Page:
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Managing Allotments

Recently, the National Allotment Society (NAS) has been contacted by quite a few of our local authority members and others regarding the need to increase the rent that they charge for allotment plots. The reasoning behind the increase can vary, from the fact that there has not been an increase for many years to the allotment plots being heavily subsidised by the taxpayers. Given the timing, it would seem that a big driving force behind the need for rent increases is the sharp rise in the cost of living that we all face. However, there are alternatives to simply increasing the rent that could save local authorities money, as well as offer positive benefits to the allotment holders. The alternatives being considered here are with regards to issuing some or all of the management responsibilities for the site to an allotment association on the site.

Before considering the different management options available, it is important to understand the legal situation with rent increases, such as how increases can be implemented and what level can rents be set to.

Firstly, it is good practice that when any rent increases or rule changes are being considered, the plot holders should be consulted on the change. This allows for any major concerns to be highlighted and dealt with at an early stage.
The level of rent being considered must be in line with section 10 of the Allotments Act 1950 and must therefore be a “reasonable” amount. Case law has shown that when considering what is a reasonable amount for the rent, the local authority should compare the rent to: other sites in the nearby area, the rate of inflation, increases made to other leisure activities and other factors. It is important that all of the funds from the collected rents are being re-invested into the allotment site and not being used to prop up other areas for the council. Any excessive profits from the rent would likely show that the rent is set unreasonably high.
When introducing the rent increase itself, 12 months’ notice of the increase must be given outside of the growing season (which runs from the 6 April to 29 September). This is in line with Section 1 of the Allotments Act 1922 (as amended by the 1950 Act). The only exception to this is where the tenancy agreement has a fair rent revision clause included that provides for a shorter period of time.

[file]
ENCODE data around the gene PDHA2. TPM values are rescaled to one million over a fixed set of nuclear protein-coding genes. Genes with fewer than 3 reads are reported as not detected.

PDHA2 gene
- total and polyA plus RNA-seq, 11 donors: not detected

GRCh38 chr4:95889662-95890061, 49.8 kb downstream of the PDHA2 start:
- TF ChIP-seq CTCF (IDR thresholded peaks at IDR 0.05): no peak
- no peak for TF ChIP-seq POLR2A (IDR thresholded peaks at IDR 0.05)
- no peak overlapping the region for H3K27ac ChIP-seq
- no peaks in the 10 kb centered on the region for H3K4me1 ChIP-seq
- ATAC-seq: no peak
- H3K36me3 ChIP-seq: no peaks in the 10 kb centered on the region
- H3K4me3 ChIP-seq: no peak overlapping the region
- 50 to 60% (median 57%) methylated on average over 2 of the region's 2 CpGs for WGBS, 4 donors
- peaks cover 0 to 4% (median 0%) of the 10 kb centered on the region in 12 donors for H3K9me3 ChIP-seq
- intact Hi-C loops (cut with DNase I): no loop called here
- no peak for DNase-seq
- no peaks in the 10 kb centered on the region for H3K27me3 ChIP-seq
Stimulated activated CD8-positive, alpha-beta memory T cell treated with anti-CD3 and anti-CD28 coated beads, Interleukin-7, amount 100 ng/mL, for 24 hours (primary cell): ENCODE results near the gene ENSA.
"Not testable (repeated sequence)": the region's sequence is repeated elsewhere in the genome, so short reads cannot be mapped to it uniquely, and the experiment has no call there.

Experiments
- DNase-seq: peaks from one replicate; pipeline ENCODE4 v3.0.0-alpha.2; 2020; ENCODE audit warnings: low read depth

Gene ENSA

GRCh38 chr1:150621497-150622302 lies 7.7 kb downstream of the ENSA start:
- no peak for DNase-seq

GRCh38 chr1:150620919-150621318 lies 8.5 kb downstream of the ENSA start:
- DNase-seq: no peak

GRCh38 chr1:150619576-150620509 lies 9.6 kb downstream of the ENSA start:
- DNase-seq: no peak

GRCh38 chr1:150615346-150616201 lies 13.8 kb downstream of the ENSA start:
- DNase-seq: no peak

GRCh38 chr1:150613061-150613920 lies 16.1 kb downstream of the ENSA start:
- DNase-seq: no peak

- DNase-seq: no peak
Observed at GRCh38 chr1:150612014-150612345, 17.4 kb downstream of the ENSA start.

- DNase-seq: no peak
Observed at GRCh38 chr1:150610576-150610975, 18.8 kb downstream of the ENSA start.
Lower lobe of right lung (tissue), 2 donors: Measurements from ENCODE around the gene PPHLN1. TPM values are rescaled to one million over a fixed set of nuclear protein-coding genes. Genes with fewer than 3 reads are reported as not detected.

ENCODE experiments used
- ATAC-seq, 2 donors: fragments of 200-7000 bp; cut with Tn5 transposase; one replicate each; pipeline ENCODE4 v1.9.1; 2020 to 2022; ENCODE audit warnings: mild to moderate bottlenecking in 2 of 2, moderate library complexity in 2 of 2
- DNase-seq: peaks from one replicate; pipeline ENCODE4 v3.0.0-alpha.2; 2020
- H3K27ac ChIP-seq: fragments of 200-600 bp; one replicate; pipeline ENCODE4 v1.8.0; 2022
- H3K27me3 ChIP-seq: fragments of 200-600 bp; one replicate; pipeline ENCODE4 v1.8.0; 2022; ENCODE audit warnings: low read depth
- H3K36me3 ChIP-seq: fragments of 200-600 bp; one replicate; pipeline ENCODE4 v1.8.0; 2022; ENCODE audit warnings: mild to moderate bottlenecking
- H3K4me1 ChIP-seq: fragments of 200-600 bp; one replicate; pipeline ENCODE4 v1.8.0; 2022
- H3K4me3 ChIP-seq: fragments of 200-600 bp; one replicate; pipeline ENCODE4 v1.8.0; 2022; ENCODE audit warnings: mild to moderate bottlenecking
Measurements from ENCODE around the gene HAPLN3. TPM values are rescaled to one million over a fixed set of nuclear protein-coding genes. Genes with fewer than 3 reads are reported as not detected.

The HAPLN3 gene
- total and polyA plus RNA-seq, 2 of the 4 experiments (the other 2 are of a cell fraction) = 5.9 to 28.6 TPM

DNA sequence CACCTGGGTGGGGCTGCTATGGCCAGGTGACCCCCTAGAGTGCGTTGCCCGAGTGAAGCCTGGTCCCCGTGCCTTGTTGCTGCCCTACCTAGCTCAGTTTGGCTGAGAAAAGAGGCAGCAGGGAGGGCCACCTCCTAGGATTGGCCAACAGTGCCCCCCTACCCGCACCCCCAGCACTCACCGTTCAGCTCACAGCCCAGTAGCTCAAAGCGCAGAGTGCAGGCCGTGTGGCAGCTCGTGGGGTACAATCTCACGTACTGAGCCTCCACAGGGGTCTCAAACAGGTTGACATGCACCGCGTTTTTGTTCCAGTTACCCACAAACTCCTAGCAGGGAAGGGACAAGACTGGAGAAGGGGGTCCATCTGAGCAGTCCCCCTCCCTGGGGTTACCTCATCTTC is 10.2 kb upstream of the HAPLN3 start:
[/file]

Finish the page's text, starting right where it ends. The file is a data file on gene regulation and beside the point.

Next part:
Partially self-managed
Alternatively, councils could choose to share some or all of the site management responsibilities with an allotment association on the site. This will help save the council in administration costs as well as costs associated with some of the repairs and maintenance depending on what responsibilities are shared. The first alternative form of management to be considered is partial self-management. This is the simplest method to set up in that the council only needs to establish a simple management agreement, which could be as basic as a simple table where all the responsibilities are listed in the first column and then the next column marks out whether it is the council or the association that is expected to manage that responsibility. It is important to note, however, that with partial self-management, councils cannot pass on the responsibility for letting plots or terminating tenancies. This is due to the fact that the association will not have sufficient legal interest in the land in order to perform these tasks without a lease in place.

The main benefit for partial self-management is that it is easy to set up and change over time, and is a great fit for fairly new, or less established associations. This option may be less desirable in situations where the association wants to have more control over the site, particularly where they may be looking to apply for grant funding and need to be able to show that they have a lease in place for the funding.
In contrast, a local authority can establish a lease with an association on their allotment site to give them the legal interest in the land and allow them to be fully self-managed. In setting up self-management, councils would be advised to perform due diligence checks on the association. Such checks should include looking at the group’s constitutional rules so that the council can be satisfied that the group can sufficiently manage itself for the long term. Once satisfied, the council and association can enter a period of negotiation to discuss and agree the rms of the lease. Following this, a heads of terms document can be produced and agreed, before then looking to draft the lease itself.

When producing the lease, there can be a tendency for some councils (or the third party assisting the council) to use a template lease that is more relevant to a standard commercial property rather than an allotment. This is ill-advised in many cases, as it can be confusing for the association and include content that is not relevant for an allotment. For any councils or allotment associations that are members of the NAS, lease agreement templates are available, and the NAS can also provide comments on any drafts.